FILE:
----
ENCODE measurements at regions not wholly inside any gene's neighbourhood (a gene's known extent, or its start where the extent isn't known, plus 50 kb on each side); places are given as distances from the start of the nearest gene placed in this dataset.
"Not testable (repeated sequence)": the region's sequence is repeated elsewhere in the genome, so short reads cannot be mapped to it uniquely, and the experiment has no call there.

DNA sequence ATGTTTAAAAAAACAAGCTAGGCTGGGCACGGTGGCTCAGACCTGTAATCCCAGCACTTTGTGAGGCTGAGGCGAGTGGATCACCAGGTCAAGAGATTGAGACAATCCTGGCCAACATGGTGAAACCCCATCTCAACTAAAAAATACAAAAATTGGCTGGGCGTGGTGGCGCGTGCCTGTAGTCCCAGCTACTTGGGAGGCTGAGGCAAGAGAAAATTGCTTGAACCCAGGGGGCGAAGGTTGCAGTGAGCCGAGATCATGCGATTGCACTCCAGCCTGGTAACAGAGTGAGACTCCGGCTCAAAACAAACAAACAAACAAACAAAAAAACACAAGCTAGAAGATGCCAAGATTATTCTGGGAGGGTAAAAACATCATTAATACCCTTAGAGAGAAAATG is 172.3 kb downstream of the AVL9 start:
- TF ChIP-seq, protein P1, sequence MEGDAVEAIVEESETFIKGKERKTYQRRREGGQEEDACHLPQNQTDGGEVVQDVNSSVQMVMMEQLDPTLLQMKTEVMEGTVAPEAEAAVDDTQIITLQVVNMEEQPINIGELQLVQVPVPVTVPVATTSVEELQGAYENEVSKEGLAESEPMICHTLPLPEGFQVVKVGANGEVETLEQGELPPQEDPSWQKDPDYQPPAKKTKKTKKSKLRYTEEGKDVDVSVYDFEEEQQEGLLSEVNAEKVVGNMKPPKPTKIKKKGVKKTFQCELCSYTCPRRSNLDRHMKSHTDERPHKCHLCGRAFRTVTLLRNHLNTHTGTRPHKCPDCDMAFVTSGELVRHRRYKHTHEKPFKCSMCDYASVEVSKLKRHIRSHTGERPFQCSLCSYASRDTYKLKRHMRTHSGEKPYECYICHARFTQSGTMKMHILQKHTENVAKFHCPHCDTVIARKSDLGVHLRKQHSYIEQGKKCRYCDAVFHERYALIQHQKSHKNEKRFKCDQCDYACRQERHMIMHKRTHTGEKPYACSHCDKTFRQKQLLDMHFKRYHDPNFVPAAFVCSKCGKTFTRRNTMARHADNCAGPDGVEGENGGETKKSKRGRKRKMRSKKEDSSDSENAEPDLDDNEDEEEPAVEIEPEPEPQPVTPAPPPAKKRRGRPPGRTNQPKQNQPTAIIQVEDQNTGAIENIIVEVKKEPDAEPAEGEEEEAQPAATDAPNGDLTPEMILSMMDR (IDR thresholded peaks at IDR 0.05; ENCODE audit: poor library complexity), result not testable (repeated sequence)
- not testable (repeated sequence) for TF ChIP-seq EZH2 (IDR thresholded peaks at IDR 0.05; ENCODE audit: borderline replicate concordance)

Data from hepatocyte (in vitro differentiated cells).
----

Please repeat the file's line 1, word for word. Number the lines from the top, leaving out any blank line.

ENCODE measurements at regions not wholly inside any gene's neighbourhood (a gene's known extent, or its start where the extent isn't known, plus 50 kb on each side); places are given as distances from the start of the nearest gene placed in this dataset.